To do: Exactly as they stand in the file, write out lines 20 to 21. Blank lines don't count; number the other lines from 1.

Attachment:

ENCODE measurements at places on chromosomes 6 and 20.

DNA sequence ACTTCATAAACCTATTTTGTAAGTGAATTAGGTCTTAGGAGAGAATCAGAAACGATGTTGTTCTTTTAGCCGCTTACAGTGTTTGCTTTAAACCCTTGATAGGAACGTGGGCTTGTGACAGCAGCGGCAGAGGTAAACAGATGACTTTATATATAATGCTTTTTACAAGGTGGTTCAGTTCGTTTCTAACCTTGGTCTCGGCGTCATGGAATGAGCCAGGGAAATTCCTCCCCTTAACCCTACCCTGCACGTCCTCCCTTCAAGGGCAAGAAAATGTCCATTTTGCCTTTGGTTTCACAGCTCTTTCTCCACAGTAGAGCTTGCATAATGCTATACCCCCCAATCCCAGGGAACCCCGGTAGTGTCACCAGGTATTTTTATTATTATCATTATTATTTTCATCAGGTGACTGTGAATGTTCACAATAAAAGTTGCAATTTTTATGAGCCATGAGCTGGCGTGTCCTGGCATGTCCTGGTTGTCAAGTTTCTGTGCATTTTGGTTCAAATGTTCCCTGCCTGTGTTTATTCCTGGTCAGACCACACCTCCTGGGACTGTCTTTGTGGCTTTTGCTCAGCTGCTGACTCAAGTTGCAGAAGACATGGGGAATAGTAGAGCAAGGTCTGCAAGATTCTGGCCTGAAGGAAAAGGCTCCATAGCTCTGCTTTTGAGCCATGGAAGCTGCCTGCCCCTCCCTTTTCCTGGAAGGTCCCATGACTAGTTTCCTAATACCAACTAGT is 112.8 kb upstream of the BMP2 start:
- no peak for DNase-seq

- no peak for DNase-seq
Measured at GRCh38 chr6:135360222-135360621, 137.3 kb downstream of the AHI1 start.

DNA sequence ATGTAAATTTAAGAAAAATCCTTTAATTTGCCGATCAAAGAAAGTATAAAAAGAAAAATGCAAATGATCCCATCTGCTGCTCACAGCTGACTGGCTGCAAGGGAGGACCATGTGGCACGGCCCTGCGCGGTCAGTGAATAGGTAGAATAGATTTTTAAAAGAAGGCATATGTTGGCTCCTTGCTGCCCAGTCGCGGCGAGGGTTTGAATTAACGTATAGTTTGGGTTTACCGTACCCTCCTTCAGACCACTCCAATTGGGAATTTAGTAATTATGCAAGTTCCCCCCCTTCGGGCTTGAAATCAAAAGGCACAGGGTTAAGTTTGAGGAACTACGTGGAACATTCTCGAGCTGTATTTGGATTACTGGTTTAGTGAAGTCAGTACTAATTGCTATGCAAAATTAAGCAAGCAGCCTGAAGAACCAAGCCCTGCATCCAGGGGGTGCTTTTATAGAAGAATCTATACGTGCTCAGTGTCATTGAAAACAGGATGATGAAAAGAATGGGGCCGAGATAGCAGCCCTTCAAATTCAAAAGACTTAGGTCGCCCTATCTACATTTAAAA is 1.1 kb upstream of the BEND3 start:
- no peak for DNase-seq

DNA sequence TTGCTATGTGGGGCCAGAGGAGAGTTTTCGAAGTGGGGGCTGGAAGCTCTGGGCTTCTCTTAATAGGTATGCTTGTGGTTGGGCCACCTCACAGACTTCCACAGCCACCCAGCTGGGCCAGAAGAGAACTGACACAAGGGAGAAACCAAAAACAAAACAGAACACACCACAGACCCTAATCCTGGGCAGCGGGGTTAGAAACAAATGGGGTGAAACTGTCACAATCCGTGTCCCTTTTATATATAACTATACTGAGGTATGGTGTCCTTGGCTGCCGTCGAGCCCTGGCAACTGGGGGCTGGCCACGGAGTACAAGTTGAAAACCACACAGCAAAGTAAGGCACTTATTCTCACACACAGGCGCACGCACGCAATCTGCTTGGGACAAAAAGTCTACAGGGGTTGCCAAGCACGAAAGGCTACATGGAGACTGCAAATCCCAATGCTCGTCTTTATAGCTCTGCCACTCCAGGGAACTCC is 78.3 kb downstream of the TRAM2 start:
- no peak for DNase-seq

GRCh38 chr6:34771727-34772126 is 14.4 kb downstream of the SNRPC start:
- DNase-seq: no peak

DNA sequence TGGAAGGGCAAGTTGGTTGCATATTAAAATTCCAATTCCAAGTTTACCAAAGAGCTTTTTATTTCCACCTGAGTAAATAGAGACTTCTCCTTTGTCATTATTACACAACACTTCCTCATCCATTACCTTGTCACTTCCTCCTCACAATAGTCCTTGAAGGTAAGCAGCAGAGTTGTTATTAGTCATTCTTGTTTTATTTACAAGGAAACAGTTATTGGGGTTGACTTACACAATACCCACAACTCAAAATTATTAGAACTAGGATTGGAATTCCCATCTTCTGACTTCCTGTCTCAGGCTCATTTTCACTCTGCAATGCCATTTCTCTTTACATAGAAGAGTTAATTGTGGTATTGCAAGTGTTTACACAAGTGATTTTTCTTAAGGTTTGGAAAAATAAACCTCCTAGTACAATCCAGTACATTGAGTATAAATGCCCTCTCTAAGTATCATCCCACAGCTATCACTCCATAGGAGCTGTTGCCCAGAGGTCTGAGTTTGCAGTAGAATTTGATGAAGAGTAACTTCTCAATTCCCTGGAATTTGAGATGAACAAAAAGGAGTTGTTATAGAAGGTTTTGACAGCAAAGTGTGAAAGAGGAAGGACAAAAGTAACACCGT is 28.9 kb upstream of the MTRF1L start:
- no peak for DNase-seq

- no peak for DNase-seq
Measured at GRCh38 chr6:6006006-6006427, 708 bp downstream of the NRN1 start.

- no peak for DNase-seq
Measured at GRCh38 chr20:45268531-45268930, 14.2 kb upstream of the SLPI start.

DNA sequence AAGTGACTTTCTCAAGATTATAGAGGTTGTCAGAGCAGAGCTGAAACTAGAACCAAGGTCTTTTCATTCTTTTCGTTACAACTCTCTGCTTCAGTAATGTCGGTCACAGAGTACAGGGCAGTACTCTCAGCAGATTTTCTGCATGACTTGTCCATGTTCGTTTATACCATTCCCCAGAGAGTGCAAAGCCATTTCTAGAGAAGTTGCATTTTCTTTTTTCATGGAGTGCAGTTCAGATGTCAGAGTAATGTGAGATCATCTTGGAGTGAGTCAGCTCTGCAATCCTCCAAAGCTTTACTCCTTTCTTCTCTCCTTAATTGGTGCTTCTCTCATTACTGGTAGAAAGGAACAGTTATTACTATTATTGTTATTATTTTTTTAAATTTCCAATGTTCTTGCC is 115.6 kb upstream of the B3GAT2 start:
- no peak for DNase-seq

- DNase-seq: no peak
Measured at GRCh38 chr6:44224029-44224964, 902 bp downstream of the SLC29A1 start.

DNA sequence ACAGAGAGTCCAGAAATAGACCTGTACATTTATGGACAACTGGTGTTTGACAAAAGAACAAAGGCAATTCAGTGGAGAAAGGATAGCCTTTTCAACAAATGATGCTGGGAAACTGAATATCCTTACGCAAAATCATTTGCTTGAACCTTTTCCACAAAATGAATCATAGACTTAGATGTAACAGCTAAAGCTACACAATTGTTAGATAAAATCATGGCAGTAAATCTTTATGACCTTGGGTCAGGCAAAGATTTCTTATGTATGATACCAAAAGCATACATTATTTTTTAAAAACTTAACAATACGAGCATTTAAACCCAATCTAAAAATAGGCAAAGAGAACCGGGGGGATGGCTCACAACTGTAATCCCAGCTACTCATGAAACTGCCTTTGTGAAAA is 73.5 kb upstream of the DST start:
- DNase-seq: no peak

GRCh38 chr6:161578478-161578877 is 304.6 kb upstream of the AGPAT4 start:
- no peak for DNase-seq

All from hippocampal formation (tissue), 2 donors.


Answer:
- DNase-seq: no peak
Measured at GRCh38 chr6:44224029-44224964, 902 bp downstream of the SLC29A1 start.